J Appl Microbiol 127 (4) 1028-1037 [2019-10-00; online 2019-07-22]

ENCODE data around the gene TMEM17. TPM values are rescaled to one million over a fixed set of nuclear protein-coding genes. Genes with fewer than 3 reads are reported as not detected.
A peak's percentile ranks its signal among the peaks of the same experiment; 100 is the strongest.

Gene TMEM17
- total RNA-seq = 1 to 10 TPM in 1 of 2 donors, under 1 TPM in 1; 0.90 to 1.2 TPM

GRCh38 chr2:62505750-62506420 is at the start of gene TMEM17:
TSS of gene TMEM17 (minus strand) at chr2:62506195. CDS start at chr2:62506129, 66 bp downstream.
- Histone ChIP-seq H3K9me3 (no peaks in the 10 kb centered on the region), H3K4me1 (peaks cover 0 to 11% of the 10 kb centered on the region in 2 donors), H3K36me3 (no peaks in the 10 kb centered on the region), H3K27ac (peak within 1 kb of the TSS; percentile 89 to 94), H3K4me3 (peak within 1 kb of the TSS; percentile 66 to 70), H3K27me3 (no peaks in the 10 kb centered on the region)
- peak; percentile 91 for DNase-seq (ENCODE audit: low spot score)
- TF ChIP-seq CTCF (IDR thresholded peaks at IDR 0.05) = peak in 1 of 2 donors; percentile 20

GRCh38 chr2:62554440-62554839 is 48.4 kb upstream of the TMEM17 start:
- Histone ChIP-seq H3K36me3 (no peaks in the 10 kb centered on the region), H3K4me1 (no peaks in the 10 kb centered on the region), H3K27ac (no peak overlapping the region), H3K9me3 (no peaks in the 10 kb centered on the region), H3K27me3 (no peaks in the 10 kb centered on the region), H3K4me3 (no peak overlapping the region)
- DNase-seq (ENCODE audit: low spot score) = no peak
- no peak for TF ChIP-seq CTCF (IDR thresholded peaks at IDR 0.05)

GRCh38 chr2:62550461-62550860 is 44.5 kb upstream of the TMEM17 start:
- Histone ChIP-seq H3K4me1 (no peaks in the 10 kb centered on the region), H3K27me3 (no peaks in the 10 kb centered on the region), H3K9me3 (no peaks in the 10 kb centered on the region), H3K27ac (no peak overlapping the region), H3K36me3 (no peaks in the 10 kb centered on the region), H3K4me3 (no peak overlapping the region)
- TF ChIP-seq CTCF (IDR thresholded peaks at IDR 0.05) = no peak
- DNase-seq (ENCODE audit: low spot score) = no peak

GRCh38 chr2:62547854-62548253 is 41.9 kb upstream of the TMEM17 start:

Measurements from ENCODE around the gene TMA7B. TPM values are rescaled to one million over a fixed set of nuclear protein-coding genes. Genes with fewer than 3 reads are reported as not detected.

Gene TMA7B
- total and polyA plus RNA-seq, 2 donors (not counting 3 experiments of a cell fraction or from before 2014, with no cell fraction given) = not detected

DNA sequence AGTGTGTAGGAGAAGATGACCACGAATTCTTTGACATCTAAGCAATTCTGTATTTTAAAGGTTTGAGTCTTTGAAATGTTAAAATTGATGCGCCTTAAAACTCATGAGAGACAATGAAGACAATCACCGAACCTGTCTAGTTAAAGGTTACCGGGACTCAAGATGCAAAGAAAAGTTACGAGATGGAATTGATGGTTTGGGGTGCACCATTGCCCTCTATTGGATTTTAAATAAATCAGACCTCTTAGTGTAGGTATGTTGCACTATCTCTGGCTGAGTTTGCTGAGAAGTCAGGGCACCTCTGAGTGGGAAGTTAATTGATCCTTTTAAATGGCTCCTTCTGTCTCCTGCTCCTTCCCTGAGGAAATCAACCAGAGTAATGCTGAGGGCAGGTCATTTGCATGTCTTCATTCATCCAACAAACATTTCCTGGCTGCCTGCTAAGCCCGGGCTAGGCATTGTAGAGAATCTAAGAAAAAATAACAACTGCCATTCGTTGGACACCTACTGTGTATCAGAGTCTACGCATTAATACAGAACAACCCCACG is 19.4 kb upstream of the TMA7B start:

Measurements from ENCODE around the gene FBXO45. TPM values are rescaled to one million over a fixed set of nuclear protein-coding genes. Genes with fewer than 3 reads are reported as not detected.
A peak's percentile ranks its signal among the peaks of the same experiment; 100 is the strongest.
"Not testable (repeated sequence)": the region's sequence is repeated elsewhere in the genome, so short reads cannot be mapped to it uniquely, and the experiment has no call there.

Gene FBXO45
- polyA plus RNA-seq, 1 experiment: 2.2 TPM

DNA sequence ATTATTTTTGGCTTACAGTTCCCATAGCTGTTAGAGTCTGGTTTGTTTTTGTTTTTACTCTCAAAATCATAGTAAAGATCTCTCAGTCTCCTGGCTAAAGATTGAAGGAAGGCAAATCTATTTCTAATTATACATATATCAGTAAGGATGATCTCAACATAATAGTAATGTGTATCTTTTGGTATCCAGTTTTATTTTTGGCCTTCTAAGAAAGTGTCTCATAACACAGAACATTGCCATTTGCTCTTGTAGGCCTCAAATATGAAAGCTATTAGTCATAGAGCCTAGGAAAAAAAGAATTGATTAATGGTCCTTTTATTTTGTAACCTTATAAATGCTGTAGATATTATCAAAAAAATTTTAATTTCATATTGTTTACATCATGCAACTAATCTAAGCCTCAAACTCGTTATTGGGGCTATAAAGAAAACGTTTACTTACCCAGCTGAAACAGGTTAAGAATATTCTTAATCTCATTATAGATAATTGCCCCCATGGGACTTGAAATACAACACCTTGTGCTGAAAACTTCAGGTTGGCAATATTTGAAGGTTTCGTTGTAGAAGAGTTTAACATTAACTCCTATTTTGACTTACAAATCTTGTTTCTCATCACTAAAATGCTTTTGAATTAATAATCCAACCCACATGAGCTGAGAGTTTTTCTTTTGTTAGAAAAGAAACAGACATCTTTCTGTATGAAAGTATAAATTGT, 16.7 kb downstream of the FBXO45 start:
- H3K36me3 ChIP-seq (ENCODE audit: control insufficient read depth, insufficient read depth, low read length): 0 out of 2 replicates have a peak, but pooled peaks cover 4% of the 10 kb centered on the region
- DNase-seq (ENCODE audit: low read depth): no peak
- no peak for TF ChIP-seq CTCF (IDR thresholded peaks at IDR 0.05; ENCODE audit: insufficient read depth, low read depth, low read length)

To develop a protocol for DNA extraction using whole milk and further, to investigate how the use of whole instead of skimmed milk during DNA extraction affected the resulting microbial composition. In a model study, three selected bacterial species (Staphylococcus aureus ATCC 25923, Escherichia coli ATCC 11775 and Lactobacillus reuteri PTA 4659) were added to raw milk and their distribution between different milk fractions was examined by cultivation on selective agar plates. Quantitative real-time PCR (qPCR) assays and Illumina amplicon sequencing were conducted after DNA extraction of whole milk and skimmed milk. In addition, fluorescent microscopy was used to visualize the distribution of Lactobacillus reuteri R2LC mCherry in milk samples with different fat contents. Depending on spike-in bacterial species, recovery rates of 7·4-26·5% of added bacteria were obtained in the fat fraction in culture-based enumeration. qPCR showed a 7-9 fold increase in recovery of spike-in bacteria when the milk fat fraction was combined with the pellet during the DNA extraction step. In the Illumina 16S amplicon approach, relative abundance of six of the top 11 operational taxonomic units identified differed significantly when comparing skimmed milk and whole milk as starting material. Fluorescent microscopy images demonstrated that L. reuteri R2LC mCherry was associated with fat globules in whole milk samples. This study demonstrates that milk fat harbours bacterial species that might be underestimated when skimmed milk, rather than whole milk, is used for DNA extraction. This study emphasizes the importance of using whole instead of skimmed milk for DNA extraction. A protocol for extracting DNA from whole milk is suggested.
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